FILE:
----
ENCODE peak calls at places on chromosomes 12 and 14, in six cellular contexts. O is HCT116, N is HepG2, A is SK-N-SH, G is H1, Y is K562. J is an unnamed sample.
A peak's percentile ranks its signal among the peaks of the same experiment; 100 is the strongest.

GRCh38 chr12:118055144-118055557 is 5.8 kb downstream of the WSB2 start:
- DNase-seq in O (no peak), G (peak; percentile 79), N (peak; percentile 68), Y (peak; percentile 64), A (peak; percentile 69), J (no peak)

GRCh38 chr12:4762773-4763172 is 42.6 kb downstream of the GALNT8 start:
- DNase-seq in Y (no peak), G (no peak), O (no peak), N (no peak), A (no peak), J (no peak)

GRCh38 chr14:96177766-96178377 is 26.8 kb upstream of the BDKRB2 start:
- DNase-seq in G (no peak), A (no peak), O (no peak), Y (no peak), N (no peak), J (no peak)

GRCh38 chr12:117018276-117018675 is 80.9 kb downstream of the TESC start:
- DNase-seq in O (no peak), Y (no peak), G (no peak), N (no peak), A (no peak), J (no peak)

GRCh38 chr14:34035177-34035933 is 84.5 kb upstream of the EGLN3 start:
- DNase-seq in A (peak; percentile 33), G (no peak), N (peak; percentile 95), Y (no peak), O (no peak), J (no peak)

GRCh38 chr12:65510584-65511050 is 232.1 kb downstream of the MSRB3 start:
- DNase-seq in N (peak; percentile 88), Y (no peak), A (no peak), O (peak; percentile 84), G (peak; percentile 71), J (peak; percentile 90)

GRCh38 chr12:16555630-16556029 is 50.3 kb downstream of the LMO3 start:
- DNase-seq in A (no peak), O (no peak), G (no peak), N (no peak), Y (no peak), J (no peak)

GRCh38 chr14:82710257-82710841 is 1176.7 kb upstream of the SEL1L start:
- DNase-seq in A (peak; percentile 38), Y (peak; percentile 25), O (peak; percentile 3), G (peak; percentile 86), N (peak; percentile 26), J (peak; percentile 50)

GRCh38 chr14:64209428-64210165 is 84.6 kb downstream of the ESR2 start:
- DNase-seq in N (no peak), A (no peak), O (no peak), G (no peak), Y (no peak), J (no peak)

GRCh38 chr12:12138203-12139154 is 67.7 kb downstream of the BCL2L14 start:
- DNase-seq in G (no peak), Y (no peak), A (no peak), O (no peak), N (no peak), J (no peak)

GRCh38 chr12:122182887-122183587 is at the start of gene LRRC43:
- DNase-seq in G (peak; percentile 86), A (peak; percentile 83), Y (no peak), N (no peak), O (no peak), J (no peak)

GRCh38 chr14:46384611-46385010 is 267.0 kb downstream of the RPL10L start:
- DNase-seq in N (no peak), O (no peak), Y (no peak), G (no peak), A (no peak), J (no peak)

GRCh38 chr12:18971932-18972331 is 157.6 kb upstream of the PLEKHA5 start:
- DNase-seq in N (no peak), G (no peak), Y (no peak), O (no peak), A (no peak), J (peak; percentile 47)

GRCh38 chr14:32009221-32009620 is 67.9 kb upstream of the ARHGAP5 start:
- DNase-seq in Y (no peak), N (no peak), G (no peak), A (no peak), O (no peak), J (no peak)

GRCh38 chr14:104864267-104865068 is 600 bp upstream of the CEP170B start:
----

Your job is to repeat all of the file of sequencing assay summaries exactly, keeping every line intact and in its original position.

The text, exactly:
ENCODE peak calls at places on chromosomes 12 and 14, in six cellular contexts. O is HCT116, N is HepG2, A is SK-N-SH, G is H1, Y is K562. J is an unnamed sample.
A peak's percentile ranks its signal among the peaks of the same experiment; 100 is the strongest.

GRCh38 chr12:118055144-118055557 is 5.8 kb downstream of the WSB2 start:
- DNase-seq in O (no peak), G (peak; percentile 79), N (peak; percentile 68), Y (peak; percentile 64), A (peak; percentile 69), J (no peak)

GRCh38 chr12:4762773-4763172 is 42.6 kb downstream of the GALNT8 start:
- DNase-seq in Y (no peak), G (no peak), O (no peak), N (no peak), A (no peak), J (no peak)

GRCh38 chr14:96177766-96178377 is 26.8 kb upstream of the BDKRB2 start:
- DNase-seq in G (no peak), A (no peak), O (no peak), Y (no peak), N (no peak), J (no peak)

GRCh38 chr12:117018276-117018675 is 80.9 kb downstream of the TESC start:
- DNase-seq in O (no peak), Y (no peak), G (no peak), N (no peak), A (no peak), J (no peak)

GRCh38 chr14:34035177-34035933 is 84.5 kb upstream of the EGLN3 start:
- DNase-seq in A (peak; percentile 33), G (no peak), N (peak; percentile 95), Y (no peak), O (no peak), J (no peak)

GRCh38 chr12:65510584-65511050 is 232.1 kb downstream of the MSRB3 start:
- DNase-seq in N (peak; percentile 88), Y (no peak), A (no peak), O (peak; percentile 84), G (peak; percentile 71), J (peak; percentile 90)

GRCh38 chr12:16555630-16556029 is 50.3 kb downstream of the LMO3 start:
- DNase-seq in A (no peak), O (no peak), G (no peak), N (no peak), Y (no peak), J (no peak)

GRCh38 chr14:82710257-82710841 is 1176.7 kb upstream of the SEL1L start:
- DNase-seq in A (peak; percentile 38), Y (peak; percentile 25), O (peak; percentile 3), G (peak; percentile 86), N (peak; percentile 26), J (peak; percentile 50)

GRCh38 chr14:64209428-64210165 is 84.6 kb downstream of the ESR2 start:
- DNase-seq in N (no peak), A (no peak), O (no peak), G (no peak), Y (no peak), J (no peak)

GRCh38 chr12:12138203-12139154 is 67.7 kb downstream of the BCL2L14 start:
- DNase-seq in G (no peak), Y (no peak), A (no peak), O (no peak), N (no peak), J (no peak)

GRCh38 chr12:122182887-122183587 is at the start of gene LRRC43:
- DNase-seq in G (peak; percentile 86), A (peak; percentile 83), Y (no peak), N (no peak), O (no peak), J (no peak)

GRCh38 chr14:46384611-46385010 is 267.0 kb downstream of the RPL10L start:
- DNase-seq in N (no peak), O (no peak), Y (no peak), G (no peak), A (no peak), J (no peak)

GRCh38 chr12:18971932-18972331 is 157.6 kb upstream of the PLEKHA5 start:
- DNase-seq in N (no peak), G (no peak), Y (no peak), O (no peak), A (no peak), J (peak; percentile 47)

GRCh38 chr14:32009221-32009620 is 67.9 kb upstream of the ARHGAP5 start:
- DNase-seq in Y (no peak), N (no peak), G (no peak), A (no peak), O (no peak), J (no peak)

GRCh38 chr14:104864267-104865068 is 600 bp upstream of the CEP170B start: